Five patients may have been exposed to fatal brain disease


16
September
2013

New York residents may be interested to learn about a disease that could be affecting east coast hospitals. The Massachusetts Department of Public Health believes that five people were potentially exposed to a fatal brain disease known as Creutzfeldt-Jakob disease. The possible exposure happened after all five of the patients underwent surgery with medical equipment that was used to operate on someone who had the disease.

As standard sterilization procedures are not sufficient to denature the proteins, called prions, that cause the disease, reusing the equipment even after sterilization may have been a medical error by the hospitals. However, even if patients were exposed to the brain disease, authorities believe their risk of developing it is low. Because all five of the patients underwent spinal cord surgery and not brain surgery, there is a smaller chance of infection. The announcement about the possible exposure happened the day after the New Hampshire Department of Health and Human Services announced the possible exposure of eight other patients.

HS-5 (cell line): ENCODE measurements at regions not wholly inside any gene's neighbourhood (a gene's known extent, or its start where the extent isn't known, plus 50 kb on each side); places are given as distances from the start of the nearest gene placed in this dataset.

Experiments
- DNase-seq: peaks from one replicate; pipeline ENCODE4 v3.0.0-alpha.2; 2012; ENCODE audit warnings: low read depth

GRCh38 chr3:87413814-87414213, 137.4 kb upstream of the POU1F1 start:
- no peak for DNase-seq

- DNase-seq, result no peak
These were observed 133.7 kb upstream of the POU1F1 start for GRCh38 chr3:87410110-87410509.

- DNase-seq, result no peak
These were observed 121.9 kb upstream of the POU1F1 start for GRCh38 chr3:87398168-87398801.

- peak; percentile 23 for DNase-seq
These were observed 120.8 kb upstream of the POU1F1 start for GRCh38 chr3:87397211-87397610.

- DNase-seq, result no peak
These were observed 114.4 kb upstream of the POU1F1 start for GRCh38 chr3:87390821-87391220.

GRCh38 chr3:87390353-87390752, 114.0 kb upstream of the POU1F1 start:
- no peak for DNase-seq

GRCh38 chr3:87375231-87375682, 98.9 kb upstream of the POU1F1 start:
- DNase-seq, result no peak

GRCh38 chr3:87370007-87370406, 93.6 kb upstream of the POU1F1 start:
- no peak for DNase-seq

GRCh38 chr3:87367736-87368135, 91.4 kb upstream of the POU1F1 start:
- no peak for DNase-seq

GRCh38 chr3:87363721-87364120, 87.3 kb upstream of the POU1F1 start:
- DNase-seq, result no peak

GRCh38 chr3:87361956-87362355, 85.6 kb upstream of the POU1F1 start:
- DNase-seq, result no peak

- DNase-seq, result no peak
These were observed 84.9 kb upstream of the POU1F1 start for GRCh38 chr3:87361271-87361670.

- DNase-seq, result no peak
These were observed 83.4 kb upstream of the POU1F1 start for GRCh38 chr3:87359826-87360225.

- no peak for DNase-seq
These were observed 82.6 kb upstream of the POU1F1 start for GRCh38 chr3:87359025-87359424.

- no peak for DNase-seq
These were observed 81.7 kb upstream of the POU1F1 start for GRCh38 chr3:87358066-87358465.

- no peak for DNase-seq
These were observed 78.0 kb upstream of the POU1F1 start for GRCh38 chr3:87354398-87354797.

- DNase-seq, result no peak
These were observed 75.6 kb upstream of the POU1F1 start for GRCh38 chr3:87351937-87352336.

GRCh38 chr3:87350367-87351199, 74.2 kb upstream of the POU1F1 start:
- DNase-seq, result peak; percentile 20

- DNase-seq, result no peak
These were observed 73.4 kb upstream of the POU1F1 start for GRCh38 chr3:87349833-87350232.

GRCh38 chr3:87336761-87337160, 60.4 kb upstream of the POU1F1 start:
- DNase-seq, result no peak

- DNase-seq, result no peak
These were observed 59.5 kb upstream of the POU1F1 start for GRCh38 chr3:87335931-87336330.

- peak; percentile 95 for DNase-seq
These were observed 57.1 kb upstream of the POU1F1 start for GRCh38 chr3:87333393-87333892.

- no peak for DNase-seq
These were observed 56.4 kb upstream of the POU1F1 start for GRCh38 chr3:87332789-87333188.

According to the Centers for Disease Control and Prevention, there has been no outbreak of CJD linked to contaminated medical equipment in nearly 40 years. The disease is a degenerative neurological disorder that is thought to be caused by misfolded proteins, and it affects less than 400 people in the United States every year.

As this case shows, medical mistakes may lead to patients contracting infectious diseases, some of them very serious or fatal. If a patient has been infected due to a doctor error, they often choose to seek compensation for this malpractice. Compensation can help someone pay for the treatment that they will need as well as compensate for their loss of enjoyment of life.

Source: CNN, “Fatal brain disease potentially affects five people in Massachusetts“, Julia Lull, September 06, 2013

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